Grants and Contracts Details
Tall fescue (Schedonorus arundinaceus) is an agronomical important cool season grass that typically possesses the systemic symbiont, Epichloë coenophiala, a seed-borne fungal endophyte that significantly increases plant resistance to insects, nematodes, drought and stresses. The endophyte produces a cocktail of alkaloids that deter insects and perhaps nematodes, but includes ergot alkaloids that cause episodes of toxicosis to cattle, horses and other livestock. The resulting “fescue toxicosis” causes economic losses of ca. $1 billion annually in the U.S. Genome sequencing of E. coenophiala has revealed two largely duplicate clusters of ergot alkaloid biosynthesis genes, one of which (EAS1) is linked to the telomere at a chromosome end, whereas the other (EAS2) is not. This information prompted us to develop a chromosome-end “knockoff” technique that we used to trim off the EAS1 cluster. This technique involved transiently incorporating a selectable marker, which was then lost from the chromosome end to give a non-transgenic mutant. However, because some ergot alkaloids are still produced by that mutant, we propose to employ the CRISPR approach to eliminate the key gene for the first step in the pathway. Because E. coenophiala is asexual, doing so without leaving any transgene presents a challenge, which may be addressed using our “knockoff” technique with a destabilized selectable marker. If successful, the result will be precisely mutated but non-transgenic E. coenophiala strains for new tall fescue cultivars that are suitable for livestock while continuing to provide advantages to the plant. Furthermore, such a technique will be widely applicable to other fungi.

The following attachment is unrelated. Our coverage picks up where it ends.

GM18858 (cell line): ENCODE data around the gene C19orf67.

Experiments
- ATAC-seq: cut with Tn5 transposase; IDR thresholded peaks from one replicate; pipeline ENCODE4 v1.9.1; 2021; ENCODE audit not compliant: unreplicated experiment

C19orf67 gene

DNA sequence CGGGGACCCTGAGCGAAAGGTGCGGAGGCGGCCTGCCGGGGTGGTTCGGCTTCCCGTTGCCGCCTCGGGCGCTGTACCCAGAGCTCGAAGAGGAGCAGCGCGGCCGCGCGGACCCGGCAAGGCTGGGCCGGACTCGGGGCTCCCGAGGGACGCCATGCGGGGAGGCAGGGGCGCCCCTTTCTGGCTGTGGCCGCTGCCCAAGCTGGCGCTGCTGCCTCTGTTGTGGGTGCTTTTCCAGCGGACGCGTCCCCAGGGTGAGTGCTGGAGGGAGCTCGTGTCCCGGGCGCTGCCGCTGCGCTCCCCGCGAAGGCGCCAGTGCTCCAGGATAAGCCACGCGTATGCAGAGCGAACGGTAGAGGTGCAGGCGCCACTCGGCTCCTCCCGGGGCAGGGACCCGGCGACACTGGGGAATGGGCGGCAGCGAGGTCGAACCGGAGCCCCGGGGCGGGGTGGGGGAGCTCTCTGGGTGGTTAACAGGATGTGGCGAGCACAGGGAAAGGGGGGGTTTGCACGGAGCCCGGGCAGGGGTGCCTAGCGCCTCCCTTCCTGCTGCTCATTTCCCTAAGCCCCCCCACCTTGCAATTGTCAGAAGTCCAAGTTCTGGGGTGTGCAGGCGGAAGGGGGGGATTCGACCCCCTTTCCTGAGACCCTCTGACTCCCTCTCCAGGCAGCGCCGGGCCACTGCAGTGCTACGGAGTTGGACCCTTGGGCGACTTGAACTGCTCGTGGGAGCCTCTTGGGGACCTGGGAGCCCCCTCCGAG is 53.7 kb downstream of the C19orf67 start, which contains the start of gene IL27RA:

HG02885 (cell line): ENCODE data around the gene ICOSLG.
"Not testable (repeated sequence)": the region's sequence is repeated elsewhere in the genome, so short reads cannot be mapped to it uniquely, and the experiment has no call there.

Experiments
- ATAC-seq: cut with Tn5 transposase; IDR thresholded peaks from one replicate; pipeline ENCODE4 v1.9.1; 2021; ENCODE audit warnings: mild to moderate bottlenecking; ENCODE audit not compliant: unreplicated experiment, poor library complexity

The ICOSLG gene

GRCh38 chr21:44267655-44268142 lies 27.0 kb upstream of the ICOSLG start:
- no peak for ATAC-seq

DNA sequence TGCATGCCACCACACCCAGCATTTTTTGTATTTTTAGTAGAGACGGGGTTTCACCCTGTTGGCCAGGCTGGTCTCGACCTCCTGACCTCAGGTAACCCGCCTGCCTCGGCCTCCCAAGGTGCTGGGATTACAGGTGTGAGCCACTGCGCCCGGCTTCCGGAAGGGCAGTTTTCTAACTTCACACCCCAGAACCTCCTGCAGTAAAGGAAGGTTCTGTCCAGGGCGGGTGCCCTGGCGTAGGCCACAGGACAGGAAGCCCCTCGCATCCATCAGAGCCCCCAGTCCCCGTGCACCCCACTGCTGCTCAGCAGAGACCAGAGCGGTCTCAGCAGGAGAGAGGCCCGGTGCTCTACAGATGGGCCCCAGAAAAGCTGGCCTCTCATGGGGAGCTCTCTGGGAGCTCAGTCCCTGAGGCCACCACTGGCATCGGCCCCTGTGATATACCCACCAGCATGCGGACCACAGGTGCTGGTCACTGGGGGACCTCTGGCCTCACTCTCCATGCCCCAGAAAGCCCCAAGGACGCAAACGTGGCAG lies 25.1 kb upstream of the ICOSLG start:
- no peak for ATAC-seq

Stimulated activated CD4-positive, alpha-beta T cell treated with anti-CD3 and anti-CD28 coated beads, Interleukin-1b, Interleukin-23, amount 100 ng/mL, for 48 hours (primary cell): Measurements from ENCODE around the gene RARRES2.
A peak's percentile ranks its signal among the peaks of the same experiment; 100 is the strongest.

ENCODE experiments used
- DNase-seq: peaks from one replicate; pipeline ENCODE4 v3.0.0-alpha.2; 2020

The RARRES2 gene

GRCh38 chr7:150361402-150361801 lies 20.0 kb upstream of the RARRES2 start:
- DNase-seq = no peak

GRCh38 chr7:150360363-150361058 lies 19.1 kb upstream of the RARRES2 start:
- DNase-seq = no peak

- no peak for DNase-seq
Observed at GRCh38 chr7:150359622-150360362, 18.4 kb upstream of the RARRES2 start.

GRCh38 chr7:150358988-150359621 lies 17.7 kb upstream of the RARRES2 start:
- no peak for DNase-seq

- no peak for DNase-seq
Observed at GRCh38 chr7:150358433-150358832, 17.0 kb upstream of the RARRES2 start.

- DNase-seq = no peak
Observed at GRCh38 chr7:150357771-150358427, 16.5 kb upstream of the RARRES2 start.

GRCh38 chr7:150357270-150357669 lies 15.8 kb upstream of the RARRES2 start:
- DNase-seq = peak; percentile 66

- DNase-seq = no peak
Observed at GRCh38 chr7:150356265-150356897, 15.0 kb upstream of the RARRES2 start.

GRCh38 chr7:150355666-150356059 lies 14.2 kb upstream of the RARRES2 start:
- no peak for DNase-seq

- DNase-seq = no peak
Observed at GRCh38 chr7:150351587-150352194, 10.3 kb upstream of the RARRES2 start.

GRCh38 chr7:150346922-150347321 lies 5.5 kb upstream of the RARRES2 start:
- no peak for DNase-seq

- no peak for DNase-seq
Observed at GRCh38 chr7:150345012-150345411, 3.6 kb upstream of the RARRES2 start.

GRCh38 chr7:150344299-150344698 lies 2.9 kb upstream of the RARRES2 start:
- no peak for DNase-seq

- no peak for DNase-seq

|Effective start/end date||1/1/19 → 6/30/20|
- Mycological Society of America: $4,667.00
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